St. Mary Magdalene Church is a lofty and inspiring venue for music making and visitors are amply rewarded by its unexpected splendour.
This setting has enabled the Music Society to make its own highly individual contribution to London musical life.
The Society was founded in 1962 and many of its programmes have shown considerable originality, with a bias towards French music, often including works totally neglected in this country.
The Society is well known for its annual performances on All Souls’Day when its choir and orchestra present a French Requiem setting in the liturgical context of a Solemn Mass. First British performances include Requiems by Desenclos, Inghelbrecht, Ropartz and Tomasi.
Notable revivals by the society include the extravagantly dramatic setting by Alfred Bruneau (forgotten since 1896), the fine and neglected orchestral version of the Requiem by Saint-Saëns and the little known Requiem by Gounod.
Maurice Duruflé conducted the first British performance of his Cum Jubilo Mass at St. Mary Magdalene in 1968 and the Society was honoured by the interest he showed as its President.
One of the aims of the Society is to encourage young performers and there is a longstanding association with Sussex House School, Chelsea.
The Regent’s Canal runs adjacent to the church and summer canal concerts give an opportunity for enjoying the scenery of London’s hidden waterway, with musical accompaniment.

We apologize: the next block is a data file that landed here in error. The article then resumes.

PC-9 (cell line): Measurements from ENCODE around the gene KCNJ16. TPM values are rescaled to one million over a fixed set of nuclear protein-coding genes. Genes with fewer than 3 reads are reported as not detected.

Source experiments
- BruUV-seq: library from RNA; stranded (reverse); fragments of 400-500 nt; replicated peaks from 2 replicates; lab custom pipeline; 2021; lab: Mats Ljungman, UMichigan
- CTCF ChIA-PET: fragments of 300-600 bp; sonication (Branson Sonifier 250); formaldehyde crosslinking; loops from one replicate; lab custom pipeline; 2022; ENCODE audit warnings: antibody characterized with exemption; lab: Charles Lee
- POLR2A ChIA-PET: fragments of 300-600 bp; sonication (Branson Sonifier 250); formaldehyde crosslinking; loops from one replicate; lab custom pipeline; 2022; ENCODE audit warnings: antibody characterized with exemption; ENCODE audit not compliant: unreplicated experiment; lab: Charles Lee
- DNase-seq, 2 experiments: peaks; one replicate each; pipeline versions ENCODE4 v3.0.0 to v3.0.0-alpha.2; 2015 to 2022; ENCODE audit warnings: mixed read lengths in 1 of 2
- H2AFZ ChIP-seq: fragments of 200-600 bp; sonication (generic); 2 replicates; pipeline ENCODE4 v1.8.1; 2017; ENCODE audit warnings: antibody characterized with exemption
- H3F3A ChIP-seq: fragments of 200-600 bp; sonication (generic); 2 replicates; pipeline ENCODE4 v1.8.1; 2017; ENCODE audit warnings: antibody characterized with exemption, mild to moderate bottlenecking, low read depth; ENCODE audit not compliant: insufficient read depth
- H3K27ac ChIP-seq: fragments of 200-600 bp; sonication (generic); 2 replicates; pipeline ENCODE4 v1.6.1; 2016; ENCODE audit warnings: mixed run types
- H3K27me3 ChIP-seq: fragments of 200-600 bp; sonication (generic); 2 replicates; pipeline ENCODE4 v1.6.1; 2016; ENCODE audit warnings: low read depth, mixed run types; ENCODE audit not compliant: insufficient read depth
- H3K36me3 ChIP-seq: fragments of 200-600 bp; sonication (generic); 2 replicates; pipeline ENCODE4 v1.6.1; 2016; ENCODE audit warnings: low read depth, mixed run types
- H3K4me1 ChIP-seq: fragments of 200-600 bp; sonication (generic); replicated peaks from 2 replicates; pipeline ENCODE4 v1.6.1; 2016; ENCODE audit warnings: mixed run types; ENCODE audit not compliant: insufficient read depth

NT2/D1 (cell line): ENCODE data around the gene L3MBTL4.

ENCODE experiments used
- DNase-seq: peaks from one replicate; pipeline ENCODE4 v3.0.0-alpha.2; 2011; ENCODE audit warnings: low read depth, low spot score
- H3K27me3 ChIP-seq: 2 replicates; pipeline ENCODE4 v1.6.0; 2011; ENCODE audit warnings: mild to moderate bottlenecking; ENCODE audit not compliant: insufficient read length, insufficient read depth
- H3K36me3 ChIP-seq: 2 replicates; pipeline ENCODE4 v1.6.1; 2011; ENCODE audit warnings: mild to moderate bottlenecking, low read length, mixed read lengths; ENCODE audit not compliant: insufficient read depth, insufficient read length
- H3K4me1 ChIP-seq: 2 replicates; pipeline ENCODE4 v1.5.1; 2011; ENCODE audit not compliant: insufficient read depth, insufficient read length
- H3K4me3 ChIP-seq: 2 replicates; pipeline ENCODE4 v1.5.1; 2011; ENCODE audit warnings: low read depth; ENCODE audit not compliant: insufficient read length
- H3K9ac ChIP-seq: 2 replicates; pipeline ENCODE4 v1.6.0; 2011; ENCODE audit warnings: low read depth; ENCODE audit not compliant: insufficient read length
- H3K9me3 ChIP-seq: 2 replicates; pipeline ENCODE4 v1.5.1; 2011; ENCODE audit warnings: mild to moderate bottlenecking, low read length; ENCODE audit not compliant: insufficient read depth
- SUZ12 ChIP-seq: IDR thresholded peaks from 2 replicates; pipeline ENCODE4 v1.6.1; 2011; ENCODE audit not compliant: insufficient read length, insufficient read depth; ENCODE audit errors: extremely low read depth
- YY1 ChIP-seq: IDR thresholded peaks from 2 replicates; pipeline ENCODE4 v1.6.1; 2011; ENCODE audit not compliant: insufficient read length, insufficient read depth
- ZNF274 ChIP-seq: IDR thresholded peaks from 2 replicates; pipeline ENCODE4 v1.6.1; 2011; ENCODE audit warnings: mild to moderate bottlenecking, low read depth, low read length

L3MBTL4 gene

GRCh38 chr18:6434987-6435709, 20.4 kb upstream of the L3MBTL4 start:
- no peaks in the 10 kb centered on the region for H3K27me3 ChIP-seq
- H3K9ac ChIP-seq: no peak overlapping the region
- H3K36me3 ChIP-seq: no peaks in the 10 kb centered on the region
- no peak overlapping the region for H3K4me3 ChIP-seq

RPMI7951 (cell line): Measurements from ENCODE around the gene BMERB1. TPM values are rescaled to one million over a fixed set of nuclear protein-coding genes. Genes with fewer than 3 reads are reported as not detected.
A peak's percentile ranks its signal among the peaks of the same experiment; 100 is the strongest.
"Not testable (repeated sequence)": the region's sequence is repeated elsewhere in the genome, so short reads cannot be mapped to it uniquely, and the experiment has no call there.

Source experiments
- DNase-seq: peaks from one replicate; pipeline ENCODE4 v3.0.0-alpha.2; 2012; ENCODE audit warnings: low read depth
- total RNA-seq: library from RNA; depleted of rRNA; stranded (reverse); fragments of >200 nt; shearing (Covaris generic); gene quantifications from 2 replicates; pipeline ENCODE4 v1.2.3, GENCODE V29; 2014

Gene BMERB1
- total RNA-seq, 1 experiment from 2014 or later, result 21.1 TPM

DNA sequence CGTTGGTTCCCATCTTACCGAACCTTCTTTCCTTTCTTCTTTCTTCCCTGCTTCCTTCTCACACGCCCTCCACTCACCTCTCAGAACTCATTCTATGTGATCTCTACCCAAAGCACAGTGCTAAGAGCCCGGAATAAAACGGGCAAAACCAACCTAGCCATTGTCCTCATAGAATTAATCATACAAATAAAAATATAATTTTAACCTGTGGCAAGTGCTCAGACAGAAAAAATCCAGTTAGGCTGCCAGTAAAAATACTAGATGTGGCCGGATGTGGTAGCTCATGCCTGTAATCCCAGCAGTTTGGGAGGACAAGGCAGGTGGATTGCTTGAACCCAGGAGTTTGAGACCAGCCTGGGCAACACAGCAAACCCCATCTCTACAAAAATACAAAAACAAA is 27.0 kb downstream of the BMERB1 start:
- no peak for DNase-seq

The church is a late work of George Edmund Street (1824-1881), completed in 1878. Originally it occupied a narrow site at an acute angle between former Clarendon Crescent and Woodchester Street but since the demolition of these streets it has become the focus of Westbourne Green. On the North side is a ‘false’ aisle due to the cramped site, giving an illusion of breadth and emphasising the impressive height of the nave. The deep rich colours of Sir Henry Holiday’s stained glass complete this high Victorian masterpiece. Not surprisingly, it was a favourite of the late Sir John Betjeman and has been featured memorably in many films. Sir Ninian Comper designed the neo-medieval crypt chapel of St. Sepulchre which was added in 1895. Its lavish gilded reredos and star-spangled vault make it one of London’s gems. Thanks to Heritage Lottery funding, the church has undergone major restoration and is now established as a venue for the community, arts and culture run under the auspices of Grand Junction. Nicholas Kaye’s monograph, ‘Slums, Serendipity and the Sublime: A personal evocation of the world of St. Mary Magdalene-in-Paddington’, is available on request.